Some parents at feel isolated and don’t feel that they have a voice. Parental Support helps to bridge the relationship between the school and home, which has been beneficial and successful. Parents have been given the chance to discuss information, which helps to promote autonomy. Meetings can take place either at school or at their family home, whichever is felt more appropriate. The academy believes that each child functions within a family unit and this support has helped to identify processes with parents to help experiment with new patterns of thinking.
Personal Development Library Resources
The use of Pupil Premium has been a key factor in developing Literacy and English throughout the Charlton Park Academy.
It has supported the employment of a librarian, who has been used in a variety of ways which have been essential to the improvement in Literacy and English in Charlton Park Academy. The library supports many of the booster and enrichment sessions for students in the red and yellow or for students who have needed extra input, with a range of stock including a large collection of reading scheme materials, and has been instrumental in raising levels of attainment.
The librarian has also helped to develop the Academy Library in many different ways. With this help, it has been possible to make the library a hub for literacy and a place that is loved and valued by all of Charlton Park Academy’s students, with relevant resources made easy to find. Amongst the many things done is to be on hand to lead Literacy and Library sessions in the library and help to make the library a place that is seen as fun and loved by all the classes. Her input has meant that students from every sector of the academy, whatever their needs, have been able to have library sessions which are meaningful and enjoyable.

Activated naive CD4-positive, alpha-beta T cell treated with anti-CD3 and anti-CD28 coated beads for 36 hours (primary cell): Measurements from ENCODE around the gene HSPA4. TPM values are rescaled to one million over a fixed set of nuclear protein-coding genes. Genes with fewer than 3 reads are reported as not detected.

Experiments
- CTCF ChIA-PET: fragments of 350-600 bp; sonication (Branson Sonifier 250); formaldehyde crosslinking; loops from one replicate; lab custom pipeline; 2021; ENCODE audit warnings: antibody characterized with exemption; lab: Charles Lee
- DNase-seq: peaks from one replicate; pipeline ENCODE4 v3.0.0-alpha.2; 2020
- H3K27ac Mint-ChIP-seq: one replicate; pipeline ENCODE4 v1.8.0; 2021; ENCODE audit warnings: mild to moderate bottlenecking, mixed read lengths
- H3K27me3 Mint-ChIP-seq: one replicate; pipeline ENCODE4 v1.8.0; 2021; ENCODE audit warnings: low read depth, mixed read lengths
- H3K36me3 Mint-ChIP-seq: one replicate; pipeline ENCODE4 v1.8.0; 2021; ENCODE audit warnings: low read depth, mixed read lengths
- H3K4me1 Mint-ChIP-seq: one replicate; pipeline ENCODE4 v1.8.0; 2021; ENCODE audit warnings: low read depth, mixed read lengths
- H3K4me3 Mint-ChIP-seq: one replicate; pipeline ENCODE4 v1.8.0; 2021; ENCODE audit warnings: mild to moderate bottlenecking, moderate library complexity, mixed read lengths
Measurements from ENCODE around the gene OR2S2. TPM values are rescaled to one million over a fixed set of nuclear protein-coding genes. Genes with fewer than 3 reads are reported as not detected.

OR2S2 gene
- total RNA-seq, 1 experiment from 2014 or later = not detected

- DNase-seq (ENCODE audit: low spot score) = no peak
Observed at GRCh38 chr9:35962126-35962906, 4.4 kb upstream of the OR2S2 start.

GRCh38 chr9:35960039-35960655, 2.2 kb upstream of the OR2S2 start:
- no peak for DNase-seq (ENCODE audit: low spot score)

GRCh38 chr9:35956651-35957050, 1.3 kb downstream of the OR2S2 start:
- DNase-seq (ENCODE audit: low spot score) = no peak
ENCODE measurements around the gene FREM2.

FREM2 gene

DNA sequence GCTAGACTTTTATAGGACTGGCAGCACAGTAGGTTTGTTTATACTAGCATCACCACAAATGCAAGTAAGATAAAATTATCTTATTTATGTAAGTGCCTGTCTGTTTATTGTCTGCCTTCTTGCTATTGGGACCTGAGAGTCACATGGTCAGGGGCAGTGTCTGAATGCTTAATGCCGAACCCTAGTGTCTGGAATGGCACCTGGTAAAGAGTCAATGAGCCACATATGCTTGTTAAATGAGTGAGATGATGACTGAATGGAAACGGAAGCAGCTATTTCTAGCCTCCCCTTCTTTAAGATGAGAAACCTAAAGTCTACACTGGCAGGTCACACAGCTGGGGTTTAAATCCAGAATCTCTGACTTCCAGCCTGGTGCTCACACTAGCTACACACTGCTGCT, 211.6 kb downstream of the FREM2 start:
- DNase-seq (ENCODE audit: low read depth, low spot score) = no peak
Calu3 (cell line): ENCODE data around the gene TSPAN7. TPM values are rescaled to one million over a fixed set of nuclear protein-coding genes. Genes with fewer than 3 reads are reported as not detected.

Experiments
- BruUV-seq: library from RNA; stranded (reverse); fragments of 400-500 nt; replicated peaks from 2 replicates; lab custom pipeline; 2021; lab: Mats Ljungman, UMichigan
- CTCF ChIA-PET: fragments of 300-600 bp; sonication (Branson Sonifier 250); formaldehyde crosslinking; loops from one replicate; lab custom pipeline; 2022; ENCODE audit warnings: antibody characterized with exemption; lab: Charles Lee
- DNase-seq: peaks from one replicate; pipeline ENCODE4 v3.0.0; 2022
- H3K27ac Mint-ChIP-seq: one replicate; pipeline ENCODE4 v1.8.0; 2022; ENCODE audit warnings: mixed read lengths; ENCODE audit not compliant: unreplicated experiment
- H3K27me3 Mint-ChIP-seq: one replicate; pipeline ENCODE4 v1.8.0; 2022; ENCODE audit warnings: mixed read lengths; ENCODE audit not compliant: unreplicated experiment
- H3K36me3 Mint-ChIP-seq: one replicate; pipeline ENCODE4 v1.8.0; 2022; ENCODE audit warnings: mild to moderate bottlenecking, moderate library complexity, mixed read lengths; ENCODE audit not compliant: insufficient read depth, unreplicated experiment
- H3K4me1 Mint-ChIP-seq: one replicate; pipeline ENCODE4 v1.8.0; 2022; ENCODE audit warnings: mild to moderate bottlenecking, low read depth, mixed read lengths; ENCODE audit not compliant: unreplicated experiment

The library runs the Pupil Librarian scheme, which has given students a voice in the running of their library and offered them the chance to obtain librarianship skills and work experience. The librarian also helped to organise the many literacy events and competitions that the school has offered, including visits from authors and illustrators, poetry workshops, storytelling days, sensory story events, donation drives and exhibitions of work. In addition, they have helped to set up and run the literacy clubs that have included drama, film, radio, journalism and book-making activities and that have reached students in PMLD, CN and ASD.
As well as all of this, they have also built up the costume collection in the academy, which is used for drama productions and for role play in classes throughout the school. Finally, they have begun to create a collection of symbol books that is essential for approximately half of the academy’s students.